Jini’s story of
Simon’s birth, 1990

First night

What I didn’t know was that the pain wouldn’t stop.

Naively I’d imagined that the moment my progeny burst forth from my anguished body I’d heave a sigh of relief, beam proudly for the camera to record the historic moment and then spring off the delivery bed to begin my successful career of mothering.

At that moment, barely hours after birth, merely sitting up presented a major challenge. And so I lay on my side on the narrow hospital bed, newly delivered, all swollen and shredded and feeling like I’d been hit by a bus. When would the bleeding stop? When would the pain end?

I knew that birth would be an ordeal, feared but expected the pain, knew that what was in me must come out, and it would hurt. It did. How is it possible that women have willingly sought a second child, a second agony? I marvelled at the existence of two children families, three children families, four, five, six children families, and vowed: Never again!

My tiny son slept in the plastic crib beside my bed, innocent to the damage his arrival had caused, trusting he was loved and welcomed. His little chest rose and fell rhythmically, perfectly performing this newly found function with gentle ease. Such a vital fragility. I gazed at the small being, surprised at the strength of my feelings. The alien inhabitor, destroyer of my flesh, had suddenly been transformed into my reason for being.

I needed to pee.

Not an easy process for the newly delivered. There was no nurse available to take over my watch and the other mothers who shared my ward slept fitfully, oblivious to my crisis and unable to supply my need. Such a precious trust could not be left alone. What if he should wake and find himself abandoned? A plastic prison was no substitute for a mother’s heartbeat, the warm wash of her blood. Who would be there to reassure him? I could never risk him to such a fate.

And so, I waited.

Dimly I became aware of the young man by the end of my bed. Dressed in simple jeans and a T-shirt, he was tall and lankly slim, the picture of youthful health. He had short blond curly hair and perfect skin; appearing every inch a refugee from a popular youth-oriented soap opera.

“I’ll watch him for you,” he smiled, seemingly reading my thoughts.

Relief flooded in.

I heaved myself awkwardly from the bed and gratefully hobbled off to the bathroom. The polished hall was eerily empty, though I could hear muffled conversation from the nurse’s station and muted newborn squalls from the nursery. Life was near. The bathroom itself was deserted; the air thick with that strange ‘new baby’ smell. I shuffled into a stall.

It wasn’t until I was safely ensconced that the incongruity of a young surfer in a maternity ward at 2.00am sunk in. Thoughts construct themselves slowly in postnatal brains. Who was that man with my child? Panic stabbed through my stomach to my throat, but then I heard it. Not an audible voice, though clear just the same.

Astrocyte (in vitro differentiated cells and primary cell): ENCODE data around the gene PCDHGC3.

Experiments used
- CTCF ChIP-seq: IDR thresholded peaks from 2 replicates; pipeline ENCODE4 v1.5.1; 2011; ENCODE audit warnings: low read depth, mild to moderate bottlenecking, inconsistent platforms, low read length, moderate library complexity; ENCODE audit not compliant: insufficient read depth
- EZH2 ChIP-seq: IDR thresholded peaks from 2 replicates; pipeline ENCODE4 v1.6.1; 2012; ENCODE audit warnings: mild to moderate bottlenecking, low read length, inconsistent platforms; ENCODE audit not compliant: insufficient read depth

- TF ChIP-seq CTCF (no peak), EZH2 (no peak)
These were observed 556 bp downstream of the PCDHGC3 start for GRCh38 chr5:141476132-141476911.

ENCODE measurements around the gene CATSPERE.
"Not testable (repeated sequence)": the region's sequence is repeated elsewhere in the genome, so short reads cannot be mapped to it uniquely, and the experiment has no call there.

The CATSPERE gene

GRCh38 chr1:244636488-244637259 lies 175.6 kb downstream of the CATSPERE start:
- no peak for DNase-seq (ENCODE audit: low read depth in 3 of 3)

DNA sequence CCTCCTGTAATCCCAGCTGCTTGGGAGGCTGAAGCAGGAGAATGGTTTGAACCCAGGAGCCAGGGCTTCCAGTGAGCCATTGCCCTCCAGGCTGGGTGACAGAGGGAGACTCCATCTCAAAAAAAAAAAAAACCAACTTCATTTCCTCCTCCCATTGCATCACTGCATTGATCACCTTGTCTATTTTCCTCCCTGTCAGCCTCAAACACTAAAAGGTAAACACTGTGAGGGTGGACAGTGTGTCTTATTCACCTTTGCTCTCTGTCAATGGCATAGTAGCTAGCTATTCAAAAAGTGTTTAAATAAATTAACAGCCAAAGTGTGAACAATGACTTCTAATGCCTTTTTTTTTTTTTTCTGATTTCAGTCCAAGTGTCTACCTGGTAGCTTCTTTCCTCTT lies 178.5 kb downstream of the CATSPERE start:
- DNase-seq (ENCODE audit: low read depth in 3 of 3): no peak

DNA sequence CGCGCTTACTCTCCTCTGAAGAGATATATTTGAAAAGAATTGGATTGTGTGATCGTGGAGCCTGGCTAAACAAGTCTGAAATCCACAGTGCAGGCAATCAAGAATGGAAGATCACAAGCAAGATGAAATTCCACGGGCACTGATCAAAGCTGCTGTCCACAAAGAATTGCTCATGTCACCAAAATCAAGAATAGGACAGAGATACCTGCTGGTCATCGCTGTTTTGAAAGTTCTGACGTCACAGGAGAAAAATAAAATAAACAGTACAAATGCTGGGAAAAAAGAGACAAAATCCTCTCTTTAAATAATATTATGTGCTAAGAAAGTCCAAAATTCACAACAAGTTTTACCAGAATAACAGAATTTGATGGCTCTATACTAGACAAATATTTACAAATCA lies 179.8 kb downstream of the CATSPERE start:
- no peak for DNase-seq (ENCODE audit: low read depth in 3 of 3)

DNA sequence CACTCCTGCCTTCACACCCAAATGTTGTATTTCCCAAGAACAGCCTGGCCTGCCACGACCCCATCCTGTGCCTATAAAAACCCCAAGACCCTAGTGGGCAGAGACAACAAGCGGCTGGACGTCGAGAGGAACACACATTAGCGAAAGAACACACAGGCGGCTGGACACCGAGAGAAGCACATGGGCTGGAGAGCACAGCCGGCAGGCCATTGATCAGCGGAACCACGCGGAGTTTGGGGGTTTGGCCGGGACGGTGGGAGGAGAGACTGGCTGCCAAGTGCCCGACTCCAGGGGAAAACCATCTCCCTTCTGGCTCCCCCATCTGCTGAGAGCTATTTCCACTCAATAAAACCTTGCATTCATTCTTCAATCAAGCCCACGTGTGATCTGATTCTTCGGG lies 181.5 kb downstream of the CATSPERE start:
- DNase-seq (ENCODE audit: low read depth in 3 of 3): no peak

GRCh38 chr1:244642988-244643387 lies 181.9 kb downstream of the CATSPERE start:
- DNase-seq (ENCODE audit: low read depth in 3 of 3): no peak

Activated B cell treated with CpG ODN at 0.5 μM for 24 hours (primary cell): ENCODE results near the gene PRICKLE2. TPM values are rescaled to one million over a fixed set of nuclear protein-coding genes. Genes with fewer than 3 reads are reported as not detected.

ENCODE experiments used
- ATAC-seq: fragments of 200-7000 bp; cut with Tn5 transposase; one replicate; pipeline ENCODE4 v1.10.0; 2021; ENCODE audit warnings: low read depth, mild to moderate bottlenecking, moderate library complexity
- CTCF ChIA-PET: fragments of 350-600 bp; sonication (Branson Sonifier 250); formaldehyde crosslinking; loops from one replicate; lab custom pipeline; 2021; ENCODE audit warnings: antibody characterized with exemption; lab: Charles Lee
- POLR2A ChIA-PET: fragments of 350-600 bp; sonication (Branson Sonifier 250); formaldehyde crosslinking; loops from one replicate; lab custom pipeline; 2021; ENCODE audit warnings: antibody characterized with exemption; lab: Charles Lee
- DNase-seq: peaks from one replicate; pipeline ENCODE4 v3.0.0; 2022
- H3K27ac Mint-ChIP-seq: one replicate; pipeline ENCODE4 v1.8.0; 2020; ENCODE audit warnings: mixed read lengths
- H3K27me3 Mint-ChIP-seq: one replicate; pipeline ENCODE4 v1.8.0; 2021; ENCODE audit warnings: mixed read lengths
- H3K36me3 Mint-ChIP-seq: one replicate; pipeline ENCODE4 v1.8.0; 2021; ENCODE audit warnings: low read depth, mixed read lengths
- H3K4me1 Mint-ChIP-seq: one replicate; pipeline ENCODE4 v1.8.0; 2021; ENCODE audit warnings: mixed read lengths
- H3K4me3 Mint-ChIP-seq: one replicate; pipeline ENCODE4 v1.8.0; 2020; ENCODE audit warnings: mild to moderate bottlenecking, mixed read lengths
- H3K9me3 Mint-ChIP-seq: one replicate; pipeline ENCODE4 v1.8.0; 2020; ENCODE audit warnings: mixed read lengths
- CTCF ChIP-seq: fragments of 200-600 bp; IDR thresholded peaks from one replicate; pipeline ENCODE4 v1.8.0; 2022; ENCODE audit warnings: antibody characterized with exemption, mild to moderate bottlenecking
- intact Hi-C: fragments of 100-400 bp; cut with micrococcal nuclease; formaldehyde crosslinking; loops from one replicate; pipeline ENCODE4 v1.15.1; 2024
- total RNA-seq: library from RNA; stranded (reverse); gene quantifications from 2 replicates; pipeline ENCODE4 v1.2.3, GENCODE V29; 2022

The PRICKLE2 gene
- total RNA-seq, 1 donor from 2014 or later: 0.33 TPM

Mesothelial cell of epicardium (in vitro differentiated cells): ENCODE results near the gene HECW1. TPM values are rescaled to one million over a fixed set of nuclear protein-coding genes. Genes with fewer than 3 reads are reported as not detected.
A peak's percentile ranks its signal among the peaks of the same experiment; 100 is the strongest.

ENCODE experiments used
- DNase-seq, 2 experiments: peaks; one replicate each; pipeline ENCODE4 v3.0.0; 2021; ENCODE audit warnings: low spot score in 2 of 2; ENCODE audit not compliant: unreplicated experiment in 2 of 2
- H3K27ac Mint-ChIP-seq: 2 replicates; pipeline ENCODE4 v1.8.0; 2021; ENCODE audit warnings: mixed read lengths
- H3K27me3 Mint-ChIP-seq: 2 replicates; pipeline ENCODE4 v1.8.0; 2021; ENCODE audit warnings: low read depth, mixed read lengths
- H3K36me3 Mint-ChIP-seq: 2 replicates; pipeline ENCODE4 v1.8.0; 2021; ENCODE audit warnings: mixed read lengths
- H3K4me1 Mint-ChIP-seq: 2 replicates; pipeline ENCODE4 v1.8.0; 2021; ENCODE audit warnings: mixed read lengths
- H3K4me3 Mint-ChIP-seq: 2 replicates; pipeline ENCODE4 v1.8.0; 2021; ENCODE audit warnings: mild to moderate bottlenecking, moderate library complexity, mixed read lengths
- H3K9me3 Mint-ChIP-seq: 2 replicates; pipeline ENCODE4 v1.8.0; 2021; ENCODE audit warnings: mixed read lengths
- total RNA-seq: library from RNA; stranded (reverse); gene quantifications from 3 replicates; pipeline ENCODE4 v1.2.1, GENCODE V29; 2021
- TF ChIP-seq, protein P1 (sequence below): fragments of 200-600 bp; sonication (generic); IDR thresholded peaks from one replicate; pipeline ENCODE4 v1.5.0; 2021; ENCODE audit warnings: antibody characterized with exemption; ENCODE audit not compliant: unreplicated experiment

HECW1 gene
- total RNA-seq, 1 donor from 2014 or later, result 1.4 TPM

“Don’t worry, that’s your son’s angel.”

“Of course; that makes sense,” thought I with astonishing hormonal insight.

Peace flowed over my body like thickened oil, insulating me from the assaults of fear that had attacked me from the moment I first discovered that I carried another life within me. I wasn’t alone. I didn’t have to do this alone.

I wasn’t surprised to find the young man gone when I returned. Somehow I knew he would be, but there was no betrayal. My son had not been deserted. Sleeping safely in his crib, clutching contentedly at the cotton blanket that enshrouded him, he seemed blissfully comfortable with his eternal protection. His guardian angel was not really gone, and I knew that he never would be.

I climbed back into bed, rearranged the ice packs and settled in for the night. My first night as a mother. I had been initiated through my blood into that mystical sisterhood and nothing would ever be as it was before.

My breasts throbbed and tingled in testament of their new status as life providers and my young son stirred as if summoned. What higher purpose was there than this? What greater fulfilment? I realized then that my heart would always beat for him, bleed for him, joy in him. The invisible umbilical cord that bound us together could never be cut but:

….nobody told me that the pain would never stop.


© Jini Liljeqvist

“A gender-equal society would be one where the word ‘gender’ does not exist: where everyone can be themselves.”*

I’ve always been aware of gender conditioning and actively tried to combat any lingering prejudices or stereotypes in my own parenting, even down to encouraging dolls with my boys when they were little. It’s great to read people writing about gender issues they’re experiencing with their kids. For too long these subjects have been discouraged or silenced. I’d love to publish some more creative writing on this topic, especially if you are struggling with a child who actively tries to move away from gender normative preferences. A society where everyone can be themselves thanks Gloria for those aspirational words.

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* Gloria Steinem